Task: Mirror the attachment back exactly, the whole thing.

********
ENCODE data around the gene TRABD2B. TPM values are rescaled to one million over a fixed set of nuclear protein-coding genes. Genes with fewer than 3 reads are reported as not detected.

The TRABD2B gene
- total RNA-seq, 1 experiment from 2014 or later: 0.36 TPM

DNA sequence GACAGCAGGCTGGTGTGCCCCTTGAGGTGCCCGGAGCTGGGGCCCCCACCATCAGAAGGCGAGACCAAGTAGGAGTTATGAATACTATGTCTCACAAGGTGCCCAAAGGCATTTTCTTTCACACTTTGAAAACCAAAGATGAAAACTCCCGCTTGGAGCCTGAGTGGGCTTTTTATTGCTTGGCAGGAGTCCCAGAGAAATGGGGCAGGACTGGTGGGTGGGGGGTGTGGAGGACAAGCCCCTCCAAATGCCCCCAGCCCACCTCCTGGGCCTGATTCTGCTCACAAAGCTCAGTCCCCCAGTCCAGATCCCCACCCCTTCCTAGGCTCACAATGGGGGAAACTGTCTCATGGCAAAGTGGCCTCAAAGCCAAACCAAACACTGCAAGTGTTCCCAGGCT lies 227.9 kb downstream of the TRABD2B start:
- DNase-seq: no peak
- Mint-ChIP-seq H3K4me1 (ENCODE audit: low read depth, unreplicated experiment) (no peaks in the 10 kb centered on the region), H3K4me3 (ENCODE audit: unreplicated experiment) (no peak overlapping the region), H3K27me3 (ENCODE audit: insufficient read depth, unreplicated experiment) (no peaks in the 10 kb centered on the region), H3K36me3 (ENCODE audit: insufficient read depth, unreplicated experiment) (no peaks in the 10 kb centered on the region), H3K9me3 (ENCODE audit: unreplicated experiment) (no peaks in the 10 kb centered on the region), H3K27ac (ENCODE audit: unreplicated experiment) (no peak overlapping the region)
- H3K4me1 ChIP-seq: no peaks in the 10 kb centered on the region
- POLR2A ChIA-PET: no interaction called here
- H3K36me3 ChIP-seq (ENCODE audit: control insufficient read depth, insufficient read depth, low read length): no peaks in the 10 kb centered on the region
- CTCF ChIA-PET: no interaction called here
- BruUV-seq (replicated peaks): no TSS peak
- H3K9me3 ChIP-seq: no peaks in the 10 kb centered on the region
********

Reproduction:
ENCODE data around the gene TRABD2B. TPM values are rescaled to one million over a fixed set of nuclear protein-coding genes. Genes with fewer than 3 reads are reported as not detected.

The TRABD2B gene
- total RNA-seq, 1 experiment from 2014 or later: 0.36 TPM

DNA sequence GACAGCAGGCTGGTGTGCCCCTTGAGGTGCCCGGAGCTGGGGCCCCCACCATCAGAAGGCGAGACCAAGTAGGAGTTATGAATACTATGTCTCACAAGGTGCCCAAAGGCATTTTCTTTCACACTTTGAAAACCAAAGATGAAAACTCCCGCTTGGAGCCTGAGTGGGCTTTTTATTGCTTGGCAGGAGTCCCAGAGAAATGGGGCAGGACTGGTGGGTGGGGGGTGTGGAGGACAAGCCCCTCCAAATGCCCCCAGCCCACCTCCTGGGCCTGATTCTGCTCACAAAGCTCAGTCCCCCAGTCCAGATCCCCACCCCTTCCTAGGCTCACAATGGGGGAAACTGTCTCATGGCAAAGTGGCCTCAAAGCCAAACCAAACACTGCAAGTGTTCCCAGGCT lies 227.9 kb downstream of the TRABD2B start:
- DNase-seq: no peak
- Mint-ChIP-seq H3K4me1 (ENCODE audit: low read depth, unreplicated experiment) (no peaks in the 10 kb centered on the region), H3K4me3 (ENCODE audit: unreplicated experiment) (no peak overlapping the region), H3K27me3 (ENCODE audit: insufficient read depth, unreplicated experiment) (no peaks in the 10 kb centered on the region), H3K36me3 (ENCODE audit: insufficient read depth, unreplicated experiment) (no peaks in the 10 kb centered on the region), H3K9me3 (ENCODE audit: unreplicated experiment) (no peaks in the 10 kb centered on the region), H3K27ac (ENCODE audit: unreplicated experiment) (no peak overlapping the region)
- H3K4me1 ChIP-seq: no peaks in the 10 kb centered on the region
- POLR2A ChIA-PET: no interaction called here
- H3K36me3 ChIP-seq (ENCODE audit: control insufficient read depth, insufficient read depth, low read length): no peaks in the 10 kb centered on the region
- CTCF ChIA-PET: no interaction called here
- BruUV-seq (replicated peaks): no TSS peak
- H3K9me3 ChIP-seq: no peaks in the 10 kb centered on the region